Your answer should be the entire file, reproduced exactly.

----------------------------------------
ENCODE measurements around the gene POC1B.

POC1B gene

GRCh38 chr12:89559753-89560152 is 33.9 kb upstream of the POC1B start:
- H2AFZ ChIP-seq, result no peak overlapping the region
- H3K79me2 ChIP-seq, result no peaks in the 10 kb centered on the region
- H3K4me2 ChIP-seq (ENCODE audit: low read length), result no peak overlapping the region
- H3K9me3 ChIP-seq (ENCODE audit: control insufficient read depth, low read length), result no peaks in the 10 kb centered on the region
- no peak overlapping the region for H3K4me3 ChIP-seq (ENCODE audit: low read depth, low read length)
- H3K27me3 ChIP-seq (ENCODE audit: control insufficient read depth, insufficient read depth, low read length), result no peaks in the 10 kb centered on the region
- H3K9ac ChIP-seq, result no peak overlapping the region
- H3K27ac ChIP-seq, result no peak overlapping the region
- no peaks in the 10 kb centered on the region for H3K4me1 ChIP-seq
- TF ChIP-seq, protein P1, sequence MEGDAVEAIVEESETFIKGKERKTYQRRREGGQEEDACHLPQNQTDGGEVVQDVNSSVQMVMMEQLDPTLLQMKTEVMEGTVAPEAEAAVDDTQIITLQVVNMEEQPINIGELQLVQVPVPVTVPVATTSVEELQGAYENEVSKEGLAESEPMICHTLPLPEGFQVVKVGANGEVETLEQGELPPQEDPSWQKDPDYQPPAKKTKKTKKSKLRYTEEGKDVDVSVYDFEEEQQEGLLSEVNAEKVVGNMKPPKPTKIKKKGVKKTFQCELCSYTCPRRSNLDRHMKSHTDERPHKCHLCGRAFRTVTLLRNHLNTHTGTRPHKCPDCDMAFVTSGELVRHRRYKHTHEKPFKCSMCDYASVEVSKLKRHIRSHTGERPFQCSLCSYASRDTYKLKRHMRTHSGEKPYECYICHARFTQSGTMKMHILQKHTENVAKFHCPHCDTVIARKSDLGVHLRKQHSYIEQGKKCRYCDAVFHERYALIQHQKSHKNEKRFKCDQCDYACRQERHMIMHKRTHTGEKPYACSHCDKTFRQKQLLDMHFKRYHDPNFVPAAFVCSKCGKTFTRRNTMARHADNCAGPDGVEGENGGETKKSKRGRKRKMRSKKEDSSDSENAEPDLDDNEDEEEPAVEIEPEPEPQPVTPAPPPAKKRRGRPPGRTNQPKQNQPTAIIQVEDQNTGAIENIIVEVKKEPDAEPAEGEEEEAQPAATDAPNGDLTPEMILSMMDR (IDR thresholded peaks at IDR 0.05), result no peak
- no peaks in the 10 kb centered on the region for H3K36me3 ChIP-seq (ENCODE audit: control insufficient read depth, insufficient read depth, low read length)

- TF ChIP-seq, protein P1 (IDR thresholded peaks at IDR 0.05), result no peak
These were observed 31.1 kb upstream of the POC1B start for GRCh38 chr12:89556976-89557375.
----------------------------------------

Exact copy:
ENCODE measurements around the gene POC1B.

POC1B gene

GRCh38 chr12:89559753-89560152 is 33.9 kb upstream of the POC1B start:
- H2AFZ ChIP-seq, result no peak overlapping the region
- H3K79me2 ChIP-seq, result no peaks in the 10 kb centered on the region
- H3K4me2 ChIP-seq (ENCODE audit: low read length), result no peak overlapping the region
- H3K9me3 ChIP-seq (ENCODE audit: control insufficient read depth, low read length), result no peaks in the 10 kb centered on the region
- no peak overlapping the region for H3K4me3 ChIP-seq (ENCODE audit: low read depth, low read length)
- H3K27me3 ChIP-seq (ENCODE audit: control insufficient read depth, insufficient read depth, low read length), result no peaks in the 10 kb centered on the region
- H3K9ac ChIP-seq, result no peak overlapping the region
- H3K27ac ChIP-seq, result no peak overlapping the region
- no peaks in the 10 kb centered on the region for H3K4me1 ChIP-seq
- TF ChIP-seq, protein P1, sequence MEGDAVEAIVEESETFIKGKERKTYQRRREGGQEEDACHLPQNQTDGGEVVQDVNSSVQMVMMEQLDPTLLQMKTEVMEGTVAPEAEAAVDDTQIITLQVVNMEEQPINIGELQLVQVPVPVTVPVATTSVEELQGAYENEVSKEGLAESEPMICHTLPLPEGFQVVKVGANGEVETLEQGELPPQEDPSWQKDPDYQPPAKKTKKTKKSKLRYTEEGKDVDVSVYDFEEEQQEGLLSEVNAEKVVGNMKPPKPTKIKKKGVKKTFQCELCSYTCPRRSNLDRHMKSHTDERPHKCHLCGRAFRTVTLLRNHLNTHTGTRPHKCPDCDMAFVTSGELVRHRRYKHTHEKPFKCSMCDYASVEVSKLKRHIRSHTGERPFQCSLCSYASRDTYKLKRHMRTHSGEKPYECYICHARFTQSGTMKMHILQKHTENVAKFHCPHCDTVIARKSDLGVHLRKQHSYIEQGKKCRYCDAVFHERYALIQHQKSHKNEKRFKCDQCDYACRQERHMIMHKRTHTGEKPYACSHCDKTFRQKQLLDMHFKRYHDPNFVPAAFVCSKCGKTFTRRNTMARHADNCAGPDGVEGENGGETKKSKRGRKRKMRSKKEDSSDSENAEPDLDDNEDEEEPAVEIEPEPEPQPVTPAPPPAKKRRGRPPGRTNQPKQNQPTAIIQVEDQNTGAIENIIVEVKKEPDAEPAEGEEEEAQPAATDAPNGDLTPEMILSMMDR (IDR thresholded peaks at IDR 0.05), result no peak
- no peaks in the 10 kb centered on the region for H3K36me3 ChIP-seq (ENCODE audit: control insufficient read depth, insufficient read depth, low read length)

- TF ChIP-seq, protein P1 (IDR thresholded peaks at IDR 0.05), result no peak
These were observed 31.1 kb upstream of the POC1B start for GRCh38 chr12:89556976-89557375.